• Don’t rely solely on lifeguards to keep an eye on your kids at pools or at the beach. Enroll your kids in swimming lessons when they reach age three.

Want more tips? The NSC website has plenty of free resources; all you have to do is register.

Here’s a more detailed exploration of Independence Day safety tips: A July 4th Fireworks Safety Reminder.


Eight Ways to Ensure a Safer Graduation Party

Posted in Automobile Accidents, Child Safety

Your teen is about to graduate: Congratulations! That’s a big achievement – for both of you. If your teen plans on celebrating the event with friends, you might be concerned about his or her safety, especially if partying is likely to occur. Setting some ground rules before the big event can ensure that your teen understands your expectations and abides by them. Here are a few quick tips to help him or her stay safe:

If your child is celebrating elsewhere, make seat belts the rule when driving or riding in a car – even in the back seat. Most states have seat belt laws, but make sure your child knows you expect him or her to wear them, no matter what kind of peer pressure is applied.

Ask your children about their plans. It sounds a bit OCD, but make sure you have their basic itinerary, and make sure they know there will be consequences if they deviate from it.

Talk about alcohol and drug use ahead of time. About 5.4 million teens engage in binge drinking, and many die as a result of it. The NIH has a list of talking points here.

Let your child know you’ll be waiting up and that you’ll be ready to offer pick up – without judgment – if he or she ever feels unsafe.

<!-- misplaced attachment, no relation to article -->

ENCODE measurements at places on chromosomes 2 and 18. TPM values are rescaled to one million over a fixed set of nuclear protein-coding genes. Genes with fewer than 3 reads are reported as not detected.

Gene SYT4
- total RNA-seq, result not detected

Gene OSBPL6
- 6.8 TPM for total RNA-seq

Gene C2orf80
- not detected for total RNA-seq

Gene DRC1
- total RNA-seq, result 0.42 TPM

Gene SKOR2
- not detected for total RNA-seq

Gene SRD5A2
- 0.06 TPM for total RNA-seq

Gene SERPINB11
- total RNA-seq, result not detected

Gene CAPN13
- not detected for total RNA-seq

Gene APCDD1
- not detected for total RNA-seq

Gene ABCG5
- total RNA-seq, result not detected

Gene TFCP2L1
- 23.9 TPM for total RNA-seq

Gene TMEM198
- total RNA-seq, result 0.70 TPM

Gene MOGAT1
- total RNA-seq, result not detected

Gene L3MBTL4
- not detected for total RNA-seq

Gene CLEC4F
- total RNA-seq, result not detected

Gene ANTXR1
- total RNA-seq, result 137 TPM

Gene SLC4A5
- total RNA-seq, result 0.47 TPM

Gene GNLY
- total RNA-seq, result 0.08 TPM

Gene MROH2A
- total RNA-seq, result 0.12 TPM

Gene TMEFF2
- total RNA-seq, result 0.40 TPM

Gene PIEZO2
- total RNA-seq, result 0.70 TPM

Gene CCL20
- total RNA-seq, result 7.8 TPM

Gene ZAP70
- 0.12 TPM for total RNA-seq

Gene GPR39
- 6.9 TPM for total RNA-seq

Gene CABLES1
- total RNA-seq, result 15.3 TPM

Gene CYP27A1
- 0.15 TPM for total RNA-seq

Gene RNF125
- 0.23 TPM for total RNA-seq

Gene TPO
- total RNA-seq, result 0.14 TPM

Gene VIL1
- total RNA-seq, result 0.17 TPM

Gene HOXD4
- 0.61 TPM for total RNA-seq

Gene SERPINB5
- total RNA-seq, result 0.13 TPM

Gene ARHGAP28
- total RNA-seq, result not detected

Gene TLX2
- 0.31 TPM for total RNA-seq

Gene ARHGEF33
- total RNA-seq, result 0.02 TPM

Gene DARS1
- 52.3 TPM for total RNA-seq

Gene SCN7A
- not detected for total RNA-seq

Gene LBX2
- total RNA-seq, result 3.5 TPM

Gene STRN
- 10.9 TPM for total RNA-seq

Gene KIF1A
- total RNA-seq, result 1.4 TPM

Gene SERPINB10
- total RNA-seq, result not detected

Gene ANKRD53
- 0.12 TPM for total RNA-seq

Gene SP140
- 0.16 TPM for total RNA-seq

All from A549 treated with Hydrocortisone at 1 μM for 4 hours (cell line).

Be sure your teen’s phone is charged and that he or she has some money to call a cab or an Uber if need be.

Make sure your teen knows to stay with friends and to avoid engaging in obviously dangerous activities. Express your fears and need for his or her safety in an authentic way.

Consider creating a contract to set the rules in writing, and let your teen know you’re serious about your rules and expectations. You can find a sample contract here, but there are plenty of others on the web.

Most importantly, make sure your teen understands WHY you’re setting rules — because you care and want him or her to stay safe.

If someone you love suffered an injury or illness due to someone else’s inaction or wrongdoing, our Washington D.C. personal injury attorneys may be able to help you.

Here’s a good and relevant refresher article on a similar topic: 7 Rules for How to Draw Up a Contract with Your Teen for Prom.

Four Essential Travel Safety Tips for the Start of Summer

Posted in Automobile Accidents

For most American families, Memorial Day weekend is not just a time to reflect on the sacrifices made by our men and women in the Armed Forces but also a time to relax, light up the grill and celebrate the unofficial start of summer.

However, traveling on Memorial Day (and after the holiday) can be surprisingly scary. Even though the weekend is now in our rear-view mirror, you might find it helpful and eye-opening to review some critical statistics about the holiday and reflect on them as “summer driving season” is now upon us.

The National Coalition for Safer Roads released recently published a study that concluded that 3.7 Million Drivers Ran a Red Light in 2014, Majority of Which Occurred During Peak Summer Travel Periods. Here are some tips to help you and your family stay safe and avoid accidents:

  • Plan out your routes ahead of time.

There is nothing wrong with using a GPS system to get from point A to point B. However, a lack of familiarity with your road route can lead to distraction, bad driving decisions and confusion. Look at the map, and game out your route, but also acknowledge your own needs and potential driving weaknesses. For instance, rest every few hours during long trips. Build those rest periods into your trip, so you’re not tempted to push yourself behind your driving comfort zone.

  • Avoid driving distracted or while under the influence of alcohol, drugs, or other substances could make you a less effective driver.